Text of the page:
Phil’s Points to Ponder for April 23, 2017

If I were to mention the names of certain disciples to you and ask you to write down the first word that comes into your mind, it is unlikely you would come up with the same words. If I were to mention the name of Judas many of you would write down the word “betray” but not all of you. If I were to mention Simon Peter, some of you would write down the word “faith,” but not all of you. If I were to mention the names of James and John, some of you would write down the phrase “Sons of Thunder,” but not all of you. But when I mention the word Thomas, there is little question about the word most everyone would write down. It would be the word doubt. Indeed, so closely have we associated Thomas with this word, that we have coined a phrase to describe him: “Doubting Thomas.” And this came to be because Thomas was absent the first time that Jesus appeared to his disciples after his resurrection. And when the other disciples told him that they “had seen the Lord,” Thomas said, “Unless I see the nail marks in his hands and put my finger where the nails were, and put my hand into his side, I will not believe.”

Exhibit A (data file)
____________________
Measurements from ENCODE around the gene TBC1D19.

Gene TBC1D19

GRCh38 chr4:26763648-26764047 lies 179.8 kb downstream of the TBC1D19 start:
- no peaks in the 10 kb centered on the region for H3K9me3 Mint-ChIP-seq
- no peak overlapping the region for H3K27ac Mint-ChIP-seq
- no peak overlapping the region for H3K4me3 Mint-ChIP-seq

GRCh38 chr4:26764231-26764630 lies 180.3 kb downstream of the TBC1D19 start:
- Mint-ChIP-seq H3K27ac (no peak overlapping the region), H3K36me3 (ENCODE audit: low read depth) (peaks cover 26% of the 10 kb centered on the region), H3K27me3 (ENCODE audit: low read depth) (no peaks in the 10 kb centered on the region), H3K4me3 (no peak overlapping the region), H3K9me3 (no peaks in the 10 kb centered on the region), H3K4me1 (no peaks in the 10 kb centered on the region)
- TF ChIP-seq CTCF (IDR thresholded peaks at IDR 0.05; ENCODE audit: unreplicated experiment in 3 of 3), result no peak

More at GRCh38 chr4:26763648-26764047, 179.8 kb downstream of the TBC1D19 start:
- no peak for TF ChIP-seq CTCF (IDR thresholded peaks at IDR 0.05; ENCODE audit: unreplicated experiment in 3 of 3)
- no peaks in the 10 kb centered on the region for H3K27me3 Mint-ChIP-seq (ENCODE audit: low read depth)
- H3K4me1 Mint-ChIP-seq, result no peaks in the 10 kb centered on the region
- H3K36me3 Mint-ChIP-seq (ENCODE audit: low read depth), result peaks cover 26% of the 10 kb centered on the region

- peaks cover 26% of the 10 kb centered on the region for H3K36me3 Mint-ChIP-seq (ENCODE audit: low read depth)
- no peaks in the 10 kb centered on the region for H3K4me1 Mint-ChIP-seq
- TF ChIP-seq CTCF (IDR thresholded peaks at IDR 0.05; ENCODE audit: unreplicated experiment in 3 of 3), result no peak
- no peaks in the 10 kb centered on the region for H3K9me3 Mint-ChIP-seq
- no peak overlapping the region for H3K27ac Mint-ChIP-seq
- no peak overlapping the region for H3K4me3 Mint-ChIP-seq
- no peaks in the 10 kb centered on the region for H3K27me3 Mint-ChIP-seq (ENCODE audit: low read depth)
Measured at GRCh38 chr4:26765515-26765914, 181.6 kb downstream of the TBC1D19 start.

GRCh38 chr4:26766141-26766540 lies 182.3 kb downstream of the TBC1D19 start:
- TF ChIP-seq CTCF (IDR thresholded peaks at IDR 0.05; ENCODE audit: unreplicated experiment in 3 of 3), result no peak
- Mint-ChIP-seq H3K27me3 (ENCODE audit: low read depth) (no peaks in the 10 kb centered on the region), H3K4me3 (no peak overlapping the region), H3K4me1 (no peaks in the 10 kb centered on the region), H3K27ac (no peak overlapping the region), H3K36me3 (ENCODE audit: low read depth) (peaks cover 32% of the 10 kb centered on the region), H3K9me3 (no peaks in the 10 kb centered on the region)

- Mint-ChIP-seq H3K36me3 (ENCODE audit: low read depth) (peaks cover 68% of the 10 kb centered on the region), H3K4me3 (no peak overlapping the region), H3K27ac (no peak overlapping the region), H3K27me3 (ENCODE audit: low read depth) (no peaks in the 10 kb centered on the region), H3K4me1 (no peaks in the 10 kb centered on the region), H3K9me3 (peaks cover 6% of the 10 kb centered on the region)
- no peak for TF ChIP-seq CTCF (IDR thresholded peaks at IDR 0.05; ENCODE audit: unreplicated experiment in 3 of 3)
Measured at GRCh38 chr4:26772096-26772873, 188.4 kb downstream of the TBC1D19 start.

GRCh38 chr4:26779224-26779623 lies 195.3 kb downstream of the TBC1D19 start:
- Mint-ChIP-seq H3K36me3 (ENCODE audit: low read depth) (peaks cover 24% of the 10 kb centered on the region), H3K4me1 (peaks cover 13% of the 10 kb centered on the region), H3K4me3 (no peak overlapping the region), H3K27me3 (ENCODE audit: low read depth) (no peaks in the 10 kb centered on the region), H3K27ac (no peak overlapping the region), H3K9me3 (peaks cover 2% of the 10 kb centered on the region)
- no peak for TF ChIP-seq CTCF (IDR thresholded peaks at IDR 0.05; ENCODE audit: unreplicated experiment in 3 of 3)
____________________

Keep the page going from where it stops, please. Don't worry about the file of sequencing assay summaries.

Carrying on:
You may be interested to know that in the first three gospels we are told absolutely nothing at all about Thomas. It is in John’s Gospel that he emerges as a distinct personality, but even then there are only 155 words about him. There is not a lot about this disciple in the Bible but there is more than one description.

When Jesus “turned his face toward Jerusalem” the disciples thought that it would be certain death for all of them. Surprisingly, it was Thomas who said: “Then let us go so that we may die with him”. It was a courageous statement, yet we don’t remember him for that. We also fail to point out that in this story of Thomas’ doubt we have the one place in  all the Gospels where the Divinity of Christ is bluntly and unequivocally stated. It is interesting, is it not, that the story that gives Thomas his infamous nickname, is the same story that has Thomas making an earth shattering confession of faith? Look at his confession, “My Lord, and my God.” Not teacher. Not Messiah. But God! It is the only place where Jesus is called God without qualification of any kind. It is uttered with conviction as if Thomas was simply recognizing a fact, just as 2 + 2 = 4, and the sun is in the sky. You are my Lord and my God! Thomas had come to doubt his doubts, and embraced the faith that was there all along!

Our scripture text for Sunday is John 20:19-31 and the title of my sermon is, Why Doubt Can Be a Beautiful Thing!

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